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Success Can Only Happen After You Stop Obsessing Over It

Don’t let your “summit fever” consume you.

By Margaret PanPublished 3 years ago 5 min read
Photo by Matheus Ferrero on Unsplash

When a bottleneck caused multiple deaths on Mt Everest in 1996, social psychologist Christopher Kayes observed that many climbers suffered from “summit fever,” an obsession to reach the top that blinded them from making life-saving decisions.

He stated that reaching Everest’s summit became part of the climbers’ social identity. The climbers wanted to reach their goal so badly that they made poor decisions in pursuit of completing the journey.

Meaning? Their narrow pursuit of the goal inhibited them from learning from problems they stumbled upon along the way, like bottlenecks and decreased oxygen, which could have suggested they turn around.

So, what’s the moral of this story? You don’t need to be a climber to suffer from “summit fever”. Most of us become so obsessed with our goals and the hype of succeeding that along the way we make poor decisions that end up sabotaging our results.

Here are some steps you can take to finally stop being obsessed with success, let go of your “summit fever” and pursue your goals in a healthier way.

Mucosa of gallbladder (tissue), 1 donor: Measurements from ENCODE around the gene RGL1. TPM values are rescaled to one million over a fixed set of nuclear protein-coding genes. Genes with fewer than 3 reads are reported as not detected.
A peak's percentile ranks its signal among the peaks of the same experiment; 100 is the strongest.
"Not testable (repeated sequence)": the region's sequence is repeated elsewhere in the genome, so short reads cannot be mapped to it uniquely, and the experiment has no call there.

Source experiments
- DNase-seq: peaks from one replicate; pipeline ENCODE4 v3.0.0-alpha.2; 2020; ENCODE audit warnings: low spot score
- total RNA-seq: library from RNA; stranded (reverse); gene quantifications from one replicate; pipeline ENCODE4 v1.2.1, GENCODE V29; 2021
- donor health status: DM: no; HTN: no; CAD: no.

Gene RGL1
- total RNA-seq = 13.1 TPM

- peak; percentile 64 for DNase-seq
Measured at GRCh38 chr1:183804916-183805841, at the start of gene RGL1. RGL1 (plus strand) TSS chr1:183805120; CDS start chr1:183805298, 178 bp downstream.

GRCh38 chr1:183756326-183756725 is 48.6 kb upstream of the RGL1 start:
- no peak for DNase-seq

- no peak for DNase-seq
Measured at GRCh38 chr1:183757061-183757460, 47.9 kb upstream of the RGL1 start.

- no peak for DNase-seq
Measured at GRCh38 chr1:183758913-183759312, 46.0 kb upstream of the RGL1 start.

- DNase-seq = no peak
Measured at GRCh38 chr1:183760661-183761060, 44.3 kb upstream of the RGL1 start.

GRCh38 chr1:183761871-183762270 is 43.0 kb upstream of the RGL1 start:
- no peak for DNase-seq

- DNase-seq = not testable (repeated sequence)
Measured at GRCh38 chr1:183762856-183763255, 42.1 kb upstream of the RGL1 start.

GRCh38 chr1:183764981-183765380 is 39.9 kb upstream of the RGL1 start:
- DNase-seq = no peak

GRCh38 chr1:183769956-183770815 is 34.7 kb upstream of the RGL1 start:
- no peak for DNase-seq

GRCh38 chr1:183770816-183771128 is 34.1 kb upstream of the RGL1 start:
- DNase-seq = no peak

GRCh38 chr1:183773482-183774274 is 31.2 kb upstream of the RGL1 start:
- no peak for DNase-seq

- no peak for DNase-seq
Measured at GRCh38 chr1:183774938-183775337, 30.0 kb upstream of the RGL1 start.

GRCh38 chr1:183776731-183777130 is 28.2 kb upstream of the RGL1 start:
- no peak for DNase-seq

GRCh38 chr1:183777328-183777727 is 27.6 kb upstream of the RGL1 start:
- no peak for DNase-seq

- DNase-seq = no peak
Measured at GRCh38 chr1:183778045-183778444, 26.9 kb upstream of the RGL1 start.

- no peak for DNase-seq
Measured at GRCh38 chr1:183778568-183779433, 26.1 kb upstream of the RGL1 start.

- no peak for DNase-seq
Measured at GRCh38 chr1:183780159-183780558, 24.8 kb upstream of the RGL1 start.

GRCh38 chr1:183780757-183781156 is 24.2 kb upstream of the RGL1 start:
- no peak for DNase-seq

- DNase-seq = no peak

Define What Success Means to You

We often confuse other people’s ideas of success with our own. For example, one of my close friends is the daughter of two doctors.

Her parents desperately wanted her to become a doctor too, so, as she was growing up, they kept telling her that if she wanted to become successful in life, she needed to pursue that profession.

She ended up dropping out of med school after a couple of months there. Why? Because she realized that becoming a doctor wasn’t her idea of success in life. She dreamed of a different life. Success comes in many different forms and can be measured in a vast amount of ways.

You know, for instance, person A might think that they can be considered successful only after they create a family, person B might believe that making a lot of money will make them successful, while for person C just having a job could equal success.

Each of us is unique, and it’s natural to have a different idea of what success is. What matters most, is not to let other people influence your idea of success. Define what it means to you, and start working towards achieving it.

Recognize and Respect Your Limits

There’s nothing wrong with being ambitious and setting high goals. But when you overdo it and become obsessed with them, you can end up in an endless loop of anxiety, depression, and ultimately, self-destruction.

That’s why along the way, you should make sure you have guardrails that protect you from the potential self-destruction that obsession with success can lead to.

Turn inwards and try to recognize your limits. Remember, when it comes to boundaries, there’s no right or wrong.

Each person has their own limits, so it’s up to you to consider how hard you are willing to work, how much time you are inclined to devote, and how far you are willing to go to reach your goals.